Too Much Stimulus Talk, Not Enough Action

Posted: Nov 13, 2020 12:59 PM
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Too Much Stimulus Talk, Not Enough Action

Source: AP Photo/Susan Walsh, File

The session was doomed from the start, even though there was early strength in big Technology names and Communications Services.  There was simply never any oomph.  Instead, it was just a steady diet of negative headlines.

Stimulus hopes are fading, which is no longer an assumed slam dunk.  Let’s face it, back in July when Wall Street ignored the expiration of Federal aid, conventional wisdom held that Congress would get its act together sooner rather than later. August saw the stock market rally higher on that assumption. Then came the September epiphany that this is Congress.  Yes, the lawmakers finally got something right with speedy bipartisan Cares Act, but then retreated back to their ideological foxholes.

The election became the next stumbling block, but Wall Street still believed that no matter who won an agreement would be reached.  I hate to say this, but stimulus is not guaranteed next year.  That is, stimulus is not guaranteed until there is one more September-like temper tantrum.  

Investors dealt with non-stop news of more coronavirus cases, and more and more cities, including New York and Chicago, looking at lockdowns, stay at home measures and increased restrictions.  I still do not think this was the main reason for stocks stumbling along yesterday.

That distinction goes to central bank presidents.  

Too Much Talk Not Enough Action

Jerome Powell and Christine Lagarde sharing the stage virtually yesterday offered nothing to illicit investor optimism.   Actually, I cannot pin this on the head of the European Central Bank. They have their printing presses running overtime and promise even more aggressive accommodation next month.

Its Federal Reserve Chairman Jerome Powell who is getting on my nerves and triggered the most swelling pressure.   He keeps pontificating on how bad the future will be because it’s happening right now instead of later.  He talks about the plight of lower income workers and those in vulnerable industries.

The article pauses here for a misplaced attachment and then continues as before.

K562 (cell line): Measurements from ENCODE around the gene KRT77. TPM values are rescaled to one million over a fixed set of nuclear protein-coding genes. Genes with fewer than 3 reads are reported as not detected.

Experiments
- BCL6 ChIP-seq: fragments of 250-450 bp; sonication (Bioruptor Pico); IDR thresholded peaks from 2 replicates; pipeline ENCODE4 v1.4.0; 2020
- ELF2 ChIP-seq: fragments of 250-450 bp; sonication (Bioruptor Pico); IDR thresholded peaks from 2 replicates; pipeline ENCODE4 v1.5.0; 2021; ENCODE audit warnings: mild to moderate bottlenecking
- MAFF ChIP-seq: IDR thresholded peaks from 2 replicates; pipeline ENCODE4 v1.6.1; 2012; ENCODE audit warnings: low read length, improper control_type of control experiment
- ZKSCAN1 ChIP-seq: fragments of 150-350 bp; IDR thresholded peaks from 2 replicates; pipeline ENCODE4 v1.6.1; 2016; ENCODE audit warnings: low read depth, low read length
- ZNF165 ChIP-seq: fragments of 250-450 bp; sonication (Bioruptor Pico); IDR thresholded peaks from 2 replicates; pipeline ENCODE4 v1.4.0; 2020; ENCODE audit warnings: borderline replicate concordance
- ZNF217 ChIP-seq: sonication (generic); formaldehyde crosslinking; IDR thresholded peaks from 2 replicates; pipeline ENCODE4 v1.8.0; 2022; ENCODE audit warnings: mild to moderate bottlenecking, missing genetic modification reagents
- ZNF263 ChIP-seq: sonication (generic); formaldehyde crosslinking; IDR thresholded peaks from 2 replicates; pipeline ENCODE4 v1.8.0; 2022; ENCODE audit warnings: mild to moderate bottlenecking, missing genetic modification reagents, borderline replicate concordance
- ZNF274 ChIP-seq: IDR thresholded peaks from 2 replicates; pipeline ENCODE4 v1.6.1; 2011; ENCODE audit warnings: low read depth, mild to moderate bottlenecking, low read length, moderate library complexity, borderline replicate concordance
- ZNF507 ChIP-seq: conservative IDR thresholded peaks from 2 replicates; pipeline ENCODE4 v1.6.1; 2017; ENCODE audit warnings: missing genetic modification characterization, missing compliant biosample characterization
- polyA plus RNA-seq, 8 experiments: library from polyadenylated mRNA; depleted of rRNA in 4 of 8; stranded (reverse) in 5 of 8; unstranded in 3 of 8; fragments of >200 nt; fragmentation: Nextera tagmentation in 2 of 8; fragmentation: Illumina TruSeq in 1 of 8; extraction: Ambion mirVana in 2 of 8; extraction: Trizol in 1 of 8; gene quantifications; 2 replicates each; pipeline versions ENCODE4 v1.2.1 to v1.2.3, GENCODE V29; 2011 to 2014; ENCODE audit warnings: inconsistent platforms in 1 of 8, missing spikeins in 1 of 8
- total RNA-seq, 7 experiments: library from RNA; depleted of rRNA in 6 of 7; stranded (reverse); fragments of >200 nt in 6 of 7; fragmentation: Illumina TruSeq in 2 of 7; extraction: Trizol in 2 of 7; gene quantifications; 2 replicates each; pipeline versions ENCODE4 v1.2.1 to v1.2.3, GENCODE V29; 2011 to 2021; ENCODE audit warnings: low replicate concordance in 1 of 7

Powell has become a social justice warrior, and he is ready to let inflation surge past two percent long enough to get unemployment rates for Black and Hispanic Americans well under four percent maybe under three percent.

To see the chart, click here.

Lagarde has been priming the pump while Powell has been rhapsodizing and complaining about Congress.  Maybe he’s afraid to add more stimulus because it would give Congress an excuse to add less.  Under normal circumstances, I would like to see them all cap the pumping and try to reduce their balance sheets. But under the current circumstances, enough with the talk already.

The Fed has said Covid19 was its biggest concern. With cases soaring, they are going to have to live up to their promises, because Congress has a poor track record of living up to theirs.

Earnings Parade Led by The Mouse that roared

Disney (DIS) beat on revenue and beat on earnings by $0.45, as the company lifted its paid subscriber tally to 73.5 million. 

Other big upside earnings movers after the close:

  • Cisco (CSCO) +9%
  • Autodesk (ADSK) 6%
  • Applied Materials (AMAT) +3%
  • Farfetch (FTCH) +16%
  • Palantir (PLTR) +2%

Come on Get Happy

Hello world, here's a song that we're singin'

Come on, get happy

A whole lotta lovin' is what we'll be bringin'

We'll make you happy

Theme Song Partridge Family

Must be the vaccine news.  Individual investor bullish sentiment erupted higher, eclipsing 50% for the first time since January 18, 2018, on the eve of President Trump hitting Davos like a rock star and wrecking ball and two months before the United States started fighting fire with fire using tariffs to beat back unfair trade relationships. 

You know what this means, right?

On Wall Street it is considered the "kiss of death" when individual investors get excited and too optimistic or too deeply involved in the market.   

I love it. 

I will begin to worry when my buddy that gets in at the top of every asset top (from beanie babies to Iraqi currency) calls to brag about all the money he’s making.

To see the chart, click here.

Hotline Model Portfolio Approach

We kept our powder dry yesterday. This morning, we are adding a new position in Technology on our Hotline Model Portfolio. If you are not a current subscriber to our Hotline service, contact your account representative or email Info@wstreet.com to get started today. 

Today’s Session

The major indices are looking to rebound at the start of trading. Investors will be awaiting the release of the University of Michigan Consumer Sentiment due out at 10 am.  For now, hopes of a vaccine are outweighing the rise in Covid19 cases.

Producer prices final demand for October rose 0.3%, topping expectations for a 0.2% gain, and gaining on September’s 0.3%. Cost of Goods rose 0.5%, due to an 2.4% increase in food prices, following September’s 0.4% increase. Service prices rose 0.2%, slower than September’s pace of 0.4%, as transportation and warehousing cost rose 1.1%.

Year over year, producer prices rose 0.5%, the largest gain since February. PPI core index, excluding food and energy, increased 0.1% from the prior month, but fell below September’s 0.4%, and was 1.1% from 1.2% year over year.

To see the chart, click here.